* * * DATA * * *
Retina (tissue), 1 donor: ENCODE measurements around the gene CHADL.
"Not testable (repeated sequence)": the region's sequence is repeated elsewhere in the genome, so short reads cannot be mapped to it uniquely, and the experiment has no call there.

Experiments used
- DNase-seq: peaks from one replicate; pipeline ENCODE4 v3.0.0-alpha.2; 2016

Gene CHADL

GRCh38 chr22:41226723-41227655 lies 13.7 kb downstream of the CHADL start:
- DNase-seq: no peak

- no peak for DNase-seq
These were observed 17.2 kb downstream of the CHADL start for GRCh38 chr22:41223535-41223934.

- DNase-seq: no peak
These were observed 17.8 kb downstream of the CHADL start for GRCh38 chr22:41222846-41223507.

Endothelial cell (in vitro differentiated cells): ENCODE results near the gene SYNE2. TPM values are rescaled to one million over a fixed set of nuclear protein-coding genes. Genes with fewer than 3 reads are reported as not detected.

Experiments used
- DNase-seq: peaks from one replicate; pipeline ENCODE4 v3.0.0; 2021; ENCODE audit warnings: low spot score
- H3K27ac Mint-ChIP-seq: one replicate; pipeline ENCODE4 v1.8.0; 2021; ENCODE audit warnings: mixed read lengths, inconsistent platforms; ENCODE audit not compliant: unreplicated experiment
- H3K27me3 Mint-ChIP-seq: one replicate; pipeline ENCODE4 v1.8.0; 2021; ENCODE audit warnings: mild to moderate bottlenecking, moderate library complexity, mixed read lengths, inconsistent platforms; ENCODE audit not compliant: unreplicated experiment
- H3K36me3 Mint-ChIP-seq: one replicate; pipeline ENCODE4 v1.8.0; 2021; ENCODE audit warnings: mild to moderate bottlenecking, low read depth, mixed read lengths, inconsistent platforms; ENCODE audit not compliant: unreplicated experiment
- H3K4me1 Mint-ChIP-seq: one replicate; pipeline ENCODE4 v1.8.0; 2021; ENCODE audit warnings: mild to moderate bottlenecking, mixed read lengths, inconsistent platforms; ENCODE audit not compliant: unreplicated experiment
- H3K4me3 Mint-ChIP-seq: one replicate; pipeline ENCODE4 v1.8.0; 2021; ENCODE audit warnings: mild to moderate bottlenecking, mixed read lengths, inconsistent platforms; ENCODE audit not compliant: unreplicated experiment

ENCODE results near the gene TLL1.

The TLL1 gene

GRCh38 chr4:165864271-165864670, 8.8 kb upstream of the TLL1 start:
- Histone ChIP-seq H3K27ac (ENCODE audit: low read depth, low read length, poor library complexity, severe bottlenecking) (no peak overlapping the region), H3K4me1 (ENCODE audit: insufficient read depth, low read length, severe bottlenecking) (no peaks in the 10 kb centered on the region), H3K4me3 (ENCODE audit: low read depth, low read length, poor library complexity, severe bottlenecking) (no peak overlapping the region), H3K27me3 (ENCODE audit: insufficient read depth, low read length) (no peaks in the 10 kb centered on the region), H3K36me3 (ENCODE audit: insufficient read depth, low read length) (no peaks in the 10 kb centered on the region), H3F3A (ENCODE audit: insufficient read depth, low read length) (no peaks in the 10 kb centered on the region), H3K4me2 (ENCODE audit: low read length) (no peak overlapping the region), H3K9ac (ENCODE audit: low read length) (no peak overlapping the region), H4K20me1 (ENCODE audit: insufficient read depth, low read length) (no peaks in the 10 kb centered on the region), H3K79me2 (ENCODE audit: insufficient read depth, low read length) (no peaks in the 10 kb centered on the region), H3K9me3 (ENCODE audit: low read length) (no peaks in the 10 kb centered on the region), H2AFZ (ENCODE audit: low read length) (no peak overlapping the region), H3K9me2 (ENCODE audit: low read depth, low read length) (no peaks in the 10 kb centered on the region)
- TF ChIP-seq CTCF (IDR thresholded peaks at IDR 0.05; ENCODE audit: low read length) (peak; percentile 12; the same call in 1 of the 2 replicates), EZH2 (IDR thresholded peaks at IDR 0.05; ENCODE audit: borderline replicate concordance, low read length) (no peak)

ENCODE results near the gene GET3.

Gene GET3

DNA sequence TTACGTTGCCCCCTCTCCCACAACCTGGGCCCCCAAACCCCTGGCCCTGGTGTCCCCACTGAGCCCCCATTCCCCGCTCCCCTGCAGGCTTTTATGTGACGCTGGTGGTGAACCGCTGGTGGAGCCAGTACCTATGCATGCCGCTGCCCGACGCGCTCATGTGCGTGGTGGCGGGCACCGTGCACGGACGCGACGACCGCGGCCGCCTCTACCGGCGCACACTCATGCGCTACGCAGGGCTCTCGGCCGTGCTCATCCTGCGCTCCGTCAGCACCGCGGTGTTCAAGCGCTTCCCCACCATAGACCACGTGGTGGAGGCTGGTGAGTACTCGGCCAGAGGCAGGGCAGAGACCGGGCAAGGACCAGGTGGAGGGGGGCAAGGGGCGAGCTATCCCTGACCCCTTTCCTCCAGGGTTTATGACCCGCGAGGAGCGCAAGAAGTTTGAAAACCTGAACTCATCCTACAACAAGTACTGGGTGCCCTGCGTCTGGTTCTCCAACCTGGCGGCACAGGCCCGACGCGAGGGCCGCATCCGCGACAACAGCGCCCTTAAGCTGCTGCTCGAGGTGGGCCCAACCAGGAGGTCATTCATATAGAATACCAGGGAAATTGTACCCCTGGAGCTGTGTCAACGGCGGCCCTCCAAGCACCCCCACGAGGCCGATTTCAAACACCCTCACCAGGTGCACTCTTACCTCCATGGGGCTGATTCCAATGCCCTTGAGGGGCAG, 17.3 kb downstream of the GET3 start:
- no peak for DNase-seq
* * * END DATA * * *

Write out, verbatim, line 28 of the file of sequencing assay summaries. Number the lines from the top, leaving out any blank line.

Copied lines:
- no peak for DNase-seq